Business Law by Tom Ramsey
February 26th, 2013 – Most contemporary written agreements contain an attorney fee provision by which the losing party in any litigation involving the agreement must pay the winning party’s attorney fees incurred in that litigation. The amount of the award is determined by the trial judge. It is commonly believed that the inclusion of such a provision in an agreement will result in serious thought being given before running off to the courthouse.
Additionally, some statutes provide for the award of attorney fees if litigation is initiated to enforce their provisions. The statutory fee award concept is not covered in this installment. As illustrated below, such a provision in an agreement should be the basis of serious thought before initiating a lawsuit.
During the frenzy to refinance real estate loans, many property owners were induced to act under rather questionable circumstances. According to the decision of the Court of Appeal outlined in this installment, the evidence introduced in the trial court demonstrated that Zak Khan, acting as agent for a mortgage brokerage firm, used a number of unethical tactics to persuade the property owners “to refinance, including misrepresenting the terms of the loans and failing to disclose various loan features, including payments the brokerage firm would receive. He also induced some of them to make payments to his telemarketing company, although he was not entitled to them, and in two cases forged the signatures of borrowers.”
Escrows were opened at Ticor Title Company of California.
Once the loans were made and the plaintiffs discovered what had happened, they sued several entities, including Ticor, alleging a conspiracy to fraudulently induce them to take out these loans.
The claim against Ticor was that it facilitated the loans put together by Khan’s fraud by permitting Khan to obtain the plaintiffs’ signatures on the loan documents, rather than requiring the signings to occur under Ticor’s supervision. Ticor introduced evidence showing that the process used by it was permitted by the escrow instructions and was not unusual.
The jury in the trial court awarded $530,596 damages against Khan. However, with a minor exception, the jury in the trial court found in Ticor’s favor: The minor exception did not result in the award of any damages to any of the plaintiffs.
Armed with this victory, Ticor filed a motion seeking over $2,000,000 in attorney fees pursuant to an attorney fee provision in the loan documents. In response, the plaintiffs agreed that Ticor was entitled to attorney fees, but that any award was limited to reasonable attorney fees, specifically $884,036.62, still a serious amount. The plaintiffs also argued that, additionally, any award of attorney fees should take into consideration the plaintiffs’ ability to pay them.
The trial court chose the lesser amount, stating that the $2,000,000 was “astonishing in [its] audacity” and “unreasonable by any measure in terms of time claimed to be devoted and the redundancy of effort.” The trial court also noted that the full amount “would be individually and collectively ruinous to the plaintiffs.” The trial court determined that it had the authority to reduce the award.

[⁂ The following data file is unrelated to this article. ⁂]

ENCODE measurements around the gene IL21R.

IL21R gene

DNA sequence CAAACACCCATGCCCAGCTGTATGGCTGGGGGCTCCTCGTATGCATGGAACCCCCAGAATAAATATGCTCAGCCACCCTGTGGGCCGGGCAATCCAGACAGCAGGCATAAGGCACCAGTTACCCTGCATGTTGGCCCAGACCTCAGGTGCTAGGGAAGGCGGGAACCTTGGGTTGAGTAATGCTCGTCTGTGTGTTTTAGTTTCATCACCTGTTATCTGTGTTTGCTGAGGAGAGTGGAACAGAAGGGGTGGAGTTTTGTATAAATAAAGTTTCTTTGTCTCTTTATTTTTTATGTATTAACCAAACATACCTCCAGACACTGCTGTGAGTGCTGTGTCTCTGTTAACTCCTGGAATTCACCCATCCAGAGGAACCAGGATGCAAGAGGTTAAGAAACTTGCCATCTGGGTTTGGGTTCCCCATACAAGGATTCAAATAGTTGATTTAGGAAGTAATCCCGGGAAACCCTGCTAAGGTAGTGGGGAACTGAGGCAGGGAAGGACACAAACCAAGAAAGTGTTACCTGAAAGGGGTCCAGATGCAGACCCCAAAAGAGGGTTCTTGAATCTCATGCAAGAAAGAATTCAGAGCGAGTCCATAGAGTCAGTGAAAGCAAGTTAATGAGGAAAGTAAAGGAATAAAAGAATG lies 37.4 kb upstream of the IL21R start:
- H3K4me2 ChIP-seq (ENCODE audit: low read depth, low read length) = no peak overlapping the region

Although the resulting appeal also dealt with other issues, this installment will be limited to the matter of the attorney fee award.
Each side appealed the trial court’s award of attorney fees. On the one hand, the plaintiffs claimed that insufficient weight was given to the financial impact of the award. On the other hand, Ticor contended that the trial court abused its discretion when it even considered the financial impact at all.
The Court of Appeal stated that contractual attorney fee awards are not judged as damages. Equitable factors come into play. However, one factor not to be considered is the losing party’s financial status.
Contractual attorney fees are voluntarily incurred. The possibility of an award of contractual attorney fees exists because the parties chose to enter into an agreement containing such a provision. The award of attorney fees is a business risk assigned as a matter of mutual agreement by the parties. As a result, contractual attorney fees cannot fairly be characterized as a punishment. The risk of such an award has been undertaken in return for the benefits of the contract.
The trial court’s ruling on the award of contractual attorney fees was vacated. The matter was remanded (returned) to the trial court for further proceedings consistent with the decision of the Court of Appeal.
The case is entitled Walker v. Ticor Title Company of California. It was decided in 2012.
(Tom Ramsey is a Long Beach attorney who has specialized in business law for more than 40 years. He may be reached at firstname.lastname@example.org.)